Don’t ask me this

As an instructional designer, I work with lots of different stakeholders, including subject matter experts (SMEs). Not everyone knows what to expect of an instructional designer and that’s totally fine. Please don’t be too proud to tell me because I’d be happy to answer all your questions and explain the instructional design process. But if you’d like to make a good first impression as an SME and prevent me from rolling my eyes (secretly, of course), then don’t ask me or my fellow instructional designers the following questions:

Have you covered all learning styles?

Learning styles are no longer leading and there’s a lot of discussions if learning styles exist at all. Learners might have a preference, some like to read, others like to use their hands or see demonstrations. Please realise that it’s often the content that determines how it needs to be delivered to achieve the learning objectives. We, instructional designers, also need to take into account the restrictions, such as technology skills, location, budget, time to develop, etc.
For example: You might want to teach your employees, who spend a lot of their time on the road, how to change a tyre. You think that elearning would be best as they can learn on their phone when they have a break. A skill like changing a tyre requires hands-on practice. A demonstration (yes, that could include a ‘how to’ video) followed by a practice run would be a better fit.

This needs more depth, could you write a bit more?

We work with SMEs to understand the problem we need to solve and/or the performance gap we need to close for the learners. That doesn’t mean we know all ins and outs of the topics we’re working on. We’ll work with the resources you’re providing to draft a storyboard or a lesson plan. We’ll also conduct additional research if needed or tell you for more content if we think that’s what the course needs. But it’s up to the SMEs to ensure the content has the right depth and breadth. I often compare instructional designers with website builders. They can build great websites for all kinds of businesses. The websites are easy to navigate, look great, answer the readers’ questions and can be found by search engines, etc. That doesn’t mean that website builders know everything about the field their client is working in. That’s the same for instructional designers. We are experts in adult learning and how to make learning stick. But similar to website builders, we need subject matter to shine.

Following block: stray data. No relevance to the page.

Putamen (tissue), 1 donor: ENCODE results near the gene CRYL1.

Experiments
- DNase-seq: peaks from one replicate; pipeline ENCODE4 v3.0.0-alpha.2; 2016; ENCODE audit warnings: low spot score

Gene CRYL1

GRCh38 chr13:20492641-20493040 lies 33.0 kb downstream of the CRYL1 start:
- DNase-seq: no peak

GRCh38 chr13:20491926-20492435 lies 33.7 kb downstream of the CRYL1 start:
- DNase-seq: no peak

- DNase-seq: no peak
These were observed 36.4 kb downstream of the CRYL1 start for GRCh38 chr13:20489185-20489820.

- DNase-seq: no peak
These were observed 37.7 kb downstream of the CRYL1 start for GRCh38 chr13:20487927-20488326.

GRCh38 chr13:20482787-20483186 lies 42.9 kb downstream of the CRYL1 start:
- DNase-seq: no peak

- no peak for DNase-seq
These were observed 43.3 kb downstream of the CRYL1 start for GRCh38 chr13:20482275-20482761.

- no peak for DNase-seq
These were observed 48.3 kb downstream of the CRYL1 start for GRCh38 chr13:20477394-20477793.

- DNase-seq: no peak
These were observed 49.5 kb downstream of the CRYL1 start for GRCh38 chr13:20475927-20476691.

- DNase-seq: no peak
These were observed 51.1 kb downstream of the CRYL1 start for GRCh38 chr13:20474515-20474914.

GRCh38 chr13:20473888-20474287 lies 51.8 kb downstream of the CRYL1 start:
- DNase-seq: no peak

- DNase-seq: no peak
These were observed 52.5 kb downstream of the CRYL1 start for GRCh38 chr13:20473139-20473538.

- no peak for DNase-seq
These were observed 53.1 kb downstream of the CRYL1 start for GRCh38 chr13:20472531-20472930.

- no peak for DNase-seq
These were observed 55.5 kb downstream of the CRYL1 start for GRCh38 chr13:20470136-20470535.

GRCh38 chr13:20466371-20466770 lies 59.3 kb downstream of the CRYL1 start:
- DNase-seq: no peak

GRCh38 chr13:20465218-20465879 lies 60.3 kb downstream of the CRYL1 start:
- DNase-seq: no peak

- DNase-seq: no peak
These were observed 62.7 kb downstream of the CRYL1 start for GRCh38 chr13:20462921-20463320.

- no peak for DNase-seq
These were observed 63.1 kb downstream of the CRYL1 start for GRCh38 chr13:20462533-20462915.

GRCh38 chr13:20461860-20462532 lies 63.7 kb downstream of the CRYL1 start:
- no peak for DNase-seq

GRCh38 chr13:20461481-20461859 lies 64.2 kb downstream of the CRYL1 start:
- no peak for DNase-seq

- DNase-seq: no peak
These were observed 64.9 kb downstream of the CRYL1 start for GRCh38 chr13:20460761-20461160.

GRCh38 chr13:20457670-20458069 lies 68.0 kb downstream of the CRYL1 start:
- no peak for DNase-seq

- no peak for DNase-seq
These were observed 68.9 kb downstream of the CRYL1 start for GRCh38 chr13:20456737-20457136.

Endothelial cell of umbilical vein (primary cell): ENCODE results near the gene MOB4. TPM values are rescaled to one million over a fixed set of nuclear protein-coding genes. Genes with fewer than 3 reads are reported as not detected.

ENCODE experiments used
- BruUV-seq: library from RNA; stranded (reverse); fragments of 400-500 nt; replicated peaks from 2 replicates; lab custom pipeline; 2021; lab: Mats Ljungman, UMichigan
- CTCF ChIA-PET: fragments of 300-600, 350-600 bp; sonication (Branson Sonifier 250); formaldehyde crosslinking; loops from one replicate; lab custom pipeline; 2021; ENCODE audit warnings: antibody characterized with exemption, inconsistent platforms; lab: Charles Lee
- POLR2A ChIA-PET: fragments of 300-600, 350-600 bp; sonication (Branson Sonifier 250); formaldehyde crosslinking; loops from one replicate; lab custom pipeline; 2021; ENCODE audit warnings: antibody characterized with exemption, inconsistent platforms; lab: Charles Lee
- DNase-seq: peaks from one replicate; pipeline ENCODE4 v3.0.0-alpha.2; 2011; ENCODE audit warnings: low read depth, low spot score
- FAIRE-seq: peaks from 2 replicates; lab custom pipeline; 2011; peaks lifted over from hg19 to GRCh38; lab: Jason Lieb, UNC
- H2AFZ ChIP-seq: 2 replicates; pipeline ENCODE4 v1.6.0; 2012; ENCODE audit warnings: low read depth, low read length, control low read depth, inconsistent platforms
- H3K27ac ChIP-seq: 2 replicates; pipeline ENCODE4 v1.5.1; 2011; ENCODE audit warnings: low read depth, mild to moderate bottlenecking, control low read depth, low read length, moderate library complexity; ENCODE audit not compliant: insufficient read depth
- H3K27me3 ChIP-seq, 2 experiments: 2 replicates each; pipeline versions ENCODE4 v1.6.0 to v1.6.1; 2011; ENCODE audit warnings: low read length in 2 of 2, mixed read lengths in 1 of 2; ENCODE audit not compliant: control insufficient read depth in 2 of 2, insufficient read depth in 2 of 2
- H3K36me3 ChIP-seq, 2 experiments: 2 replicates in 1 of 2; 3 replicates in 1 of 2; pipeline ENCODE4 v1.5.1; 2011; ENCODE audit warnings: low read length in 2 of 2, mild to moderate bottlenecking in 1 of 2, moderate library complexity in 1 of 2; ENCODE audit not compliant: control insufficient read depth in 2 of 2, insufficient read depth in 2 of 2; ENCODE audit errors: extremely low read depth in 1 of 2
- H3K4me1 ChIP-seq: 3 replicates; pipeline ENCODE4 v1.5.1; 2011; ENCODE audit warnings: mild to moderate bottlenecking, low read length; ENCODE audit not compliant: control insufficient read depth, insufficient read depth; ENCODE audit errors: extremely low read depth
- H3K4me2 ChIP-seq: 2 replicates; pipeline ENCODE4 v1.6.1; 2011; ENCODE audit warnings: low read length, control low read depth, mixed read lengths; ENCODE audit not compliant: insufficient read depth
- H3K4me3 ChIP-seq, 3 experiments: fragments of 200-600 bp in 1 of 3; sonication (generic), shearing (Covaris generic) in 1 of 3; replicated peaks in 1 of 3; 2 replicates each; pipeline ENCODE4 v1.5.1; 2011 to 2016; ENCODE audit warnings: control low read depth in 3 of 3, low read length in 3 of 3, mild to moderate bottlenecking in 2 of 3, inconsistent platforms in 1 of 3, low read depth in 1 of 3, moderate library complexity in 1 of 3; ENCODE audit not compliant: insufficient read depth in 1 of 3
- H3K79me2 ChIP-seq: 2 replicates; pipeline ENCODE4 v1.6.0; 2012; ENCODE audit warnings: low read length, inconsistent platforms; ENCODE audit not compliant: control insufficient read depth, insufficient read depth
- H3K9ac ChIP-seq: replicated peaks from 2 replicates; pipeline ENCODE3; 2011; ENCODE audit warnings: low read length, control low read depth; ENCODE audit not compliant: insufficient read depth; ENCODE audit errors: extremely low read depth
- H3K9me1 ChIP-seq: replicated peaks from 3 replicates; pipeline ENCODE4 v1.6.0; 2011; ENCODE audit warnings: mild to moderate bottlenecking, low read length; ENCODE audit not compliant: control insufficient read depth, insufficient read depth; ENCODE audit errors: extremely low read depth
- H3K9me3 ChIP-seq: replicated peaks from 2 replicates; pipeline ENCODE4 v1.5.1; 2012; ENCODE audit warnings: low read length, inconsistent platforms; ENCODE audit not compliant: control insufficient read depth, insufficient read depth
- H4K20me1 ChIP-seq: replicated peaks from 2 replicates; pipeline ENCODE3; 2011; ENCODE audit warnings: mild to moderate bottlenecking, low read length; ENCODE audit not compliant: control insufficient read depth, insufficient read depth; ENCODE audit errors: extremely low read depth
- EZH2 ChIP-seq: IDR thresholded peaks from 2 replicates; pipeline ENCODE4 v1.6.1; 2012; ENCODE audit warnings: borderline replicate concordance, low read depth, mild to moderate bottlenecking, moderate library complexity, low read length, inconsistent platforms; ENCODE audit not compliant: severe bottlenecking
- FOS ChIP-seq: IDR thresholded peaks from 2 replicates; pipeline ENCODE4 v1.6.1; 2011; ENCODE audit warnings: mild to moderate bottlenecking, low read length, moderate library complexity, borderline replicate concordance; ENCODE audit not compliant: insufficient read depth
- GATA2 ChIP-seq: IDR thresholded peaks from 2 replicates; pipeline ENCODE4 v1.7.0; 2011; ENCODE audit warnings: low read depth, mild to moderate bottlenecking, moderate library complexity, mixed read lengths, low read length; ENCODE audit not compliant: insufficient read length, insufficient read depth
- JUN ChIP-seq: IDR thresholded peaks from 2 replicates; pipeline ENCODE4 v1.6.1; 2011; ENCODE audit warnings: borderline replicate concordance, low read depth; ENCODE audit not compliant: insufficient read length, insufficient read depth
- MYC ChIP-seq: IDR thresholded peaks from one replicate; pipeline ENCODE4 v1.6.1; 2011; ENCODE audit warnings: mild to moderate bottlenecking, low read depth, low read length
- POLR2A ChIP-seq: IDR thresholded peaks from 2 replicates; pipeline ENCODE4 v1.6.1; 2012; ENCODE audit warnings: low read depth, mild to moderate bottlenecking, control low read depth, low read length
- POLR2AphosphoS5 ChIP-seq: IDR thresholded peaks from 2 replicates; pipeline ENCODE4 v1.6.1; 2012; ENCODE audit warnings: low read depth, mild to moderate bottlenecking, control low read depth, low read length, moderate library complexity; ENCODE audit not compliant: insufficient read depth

For example: You might want to teach your employees, who spend a lot of their time on the road, how to change a tyre. You think that elearning would be best as they can learn on their phone when they have a break. A skill like changing a tyre requires hands-on practice. A demonstration (yes, that could include a ‘how to’ video) followed by a practice run would be a better fit.

Could you add a few more clicks to make it engaging?

Clicking has its place in elearning. It might help to structure content or hide content for learners to look up, only if they need it. But clicking doesn’t make learning more engaging nor does it support the learning (unless it’s training in clicking, which is unlikely). There are much better ways to make an elearning module engaging and achieve the learning objectives, such as storytelling, audio, video or animation, real-life examples and scenario-based activities. So, if you think a course is not engaging enough, a few clicks won’t solve the problem, you need to have a thorough look at the course again.

This content hasn’t been covered anywhere else, could you please add it to this course?

Well, no! When we design a course, we go through a process of content discovery, chunking and sequencing. We decide what the content is, the breadth and depth of it, and take into account the cognitive load. We choose the right sequencing and ensure it’s a complete learning package with a clear goal. All content should be relevant to the learner and help them achieve their learning objectives. Adding content that’s not relevant to reaching the learning objectives or may confuse the learner because it’s not in line with the rest of the course should be avoided at all times.

Ask me WHY instead

Of course this is written tongue in cheek. As learning is at the core of everything I do, I’d love to have discussions with you on how to improve the learning experience and meet learning objectives. And it’s not a problem at all to answer all your questions about the instructional design process (with or without a secret eye roll). Let’s work together by asking a lot of WHY questions. Because I enjoy learning from you as an SME about the course topic and would love to answer all your questions on why I’ve made certain design choices. WHY will keep us sharp!
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